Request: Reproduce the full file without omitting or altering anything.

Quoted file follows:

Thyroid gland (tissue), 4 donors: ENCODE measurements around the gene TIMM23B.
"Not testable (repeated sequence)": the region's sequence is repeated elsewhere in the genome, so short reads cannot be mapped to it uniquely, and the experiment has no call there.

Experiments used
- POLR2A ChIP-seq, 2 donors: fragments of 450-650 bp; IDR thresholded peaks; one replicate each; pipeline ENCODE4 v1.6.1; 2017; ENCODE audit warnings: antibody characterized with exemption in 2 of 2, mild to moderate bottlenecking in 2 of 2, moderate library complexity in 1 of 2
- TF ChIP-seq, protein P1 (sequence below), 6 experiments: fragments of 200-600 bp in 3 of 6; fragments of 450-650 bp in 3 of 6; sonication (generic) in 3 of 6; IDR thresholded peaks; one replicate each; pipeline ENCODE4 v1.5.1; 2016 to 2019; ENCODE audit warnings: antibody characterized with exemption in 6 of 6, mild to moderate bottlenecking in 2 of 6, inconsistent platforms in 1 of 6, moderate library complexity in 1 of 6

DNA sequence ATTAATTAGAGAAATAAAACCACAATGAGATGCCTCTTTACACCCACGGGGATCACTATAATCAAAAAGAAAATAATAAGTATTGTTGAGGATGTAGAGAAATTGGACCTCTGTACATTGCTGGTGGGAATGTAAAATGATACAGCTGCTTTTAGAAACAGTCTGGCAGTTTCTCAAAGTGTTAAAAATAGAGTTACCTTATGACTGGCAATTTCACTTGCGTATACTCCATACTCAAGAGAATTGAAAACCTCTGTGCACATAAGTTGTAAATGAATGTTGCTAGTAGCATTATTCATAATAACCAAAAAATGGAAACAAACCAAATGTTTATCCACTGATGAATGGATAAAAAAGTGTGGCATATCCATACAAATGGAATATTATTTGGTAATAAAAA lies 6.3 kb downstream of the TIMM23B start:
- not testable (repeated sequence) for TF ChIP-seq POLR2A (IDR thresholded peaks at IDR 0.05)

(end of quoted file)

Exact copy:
Thyroid gland (tissue), 4 donors: ENCODE measurements around the gene TIMM23B.
"Not testable (repeated sequence)": the region's sequence is repeated elsewhere in the genome, so short reads cannot be mapped to it uniquely, and the experiment has no call there.

Experiments used
- POLR2A ChIP-seq, 2 donors: fragments of 450-650 bp; IDR thresholded peaks; one replicate each; pipeline ENCODE4 v1.6.1; 2017; ENCODE audit warnings: antibody characterized with exemption in 2 of 2, mild to moderate bottlenecking in 2 of 2, moderate library complexity in 1 of 2
- TF ChIP-seq, protein P1 (sequence below), 6 experiments: fragments of 200-600 bp in 3 of 6; fragments of 450-650 bp in 3 of 6; sonication (generic) in 3 of 6; IDR thresholded peaks; one replicate each; pipeline ENCODE4 v1.5.1; 2016 to 2019; ENCODE audit warnings: antibody characterized with exemption in 6 of 6, mild to moderate bottlenecking in 2 of 6, inconsistent platforms in 1 of 6, moderate library complexity in 1 of 6

DNA sequence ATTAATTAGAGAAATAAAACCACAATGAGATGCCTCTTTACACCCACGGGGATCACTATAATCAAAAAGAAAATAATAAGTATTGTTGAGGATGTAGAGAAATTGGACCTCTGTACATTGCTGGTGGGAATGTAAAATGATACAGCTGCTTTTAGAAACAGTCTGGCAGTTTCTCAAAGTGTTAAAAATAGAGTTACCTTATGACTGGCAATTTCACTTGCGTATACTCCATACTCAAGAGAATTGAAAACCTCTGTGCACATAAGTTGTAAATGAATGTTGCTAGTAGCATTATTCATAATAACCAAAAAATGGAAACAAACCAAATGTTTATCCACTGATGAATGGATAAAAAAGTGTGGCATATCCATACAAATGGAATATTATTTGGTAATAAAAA lies 6.3 kb downstream of the TIMM23B start:
- not testable (repeated sequence) for TF ChIP-seq POLR2A (IDR thresholded peaks at IDR 0.05)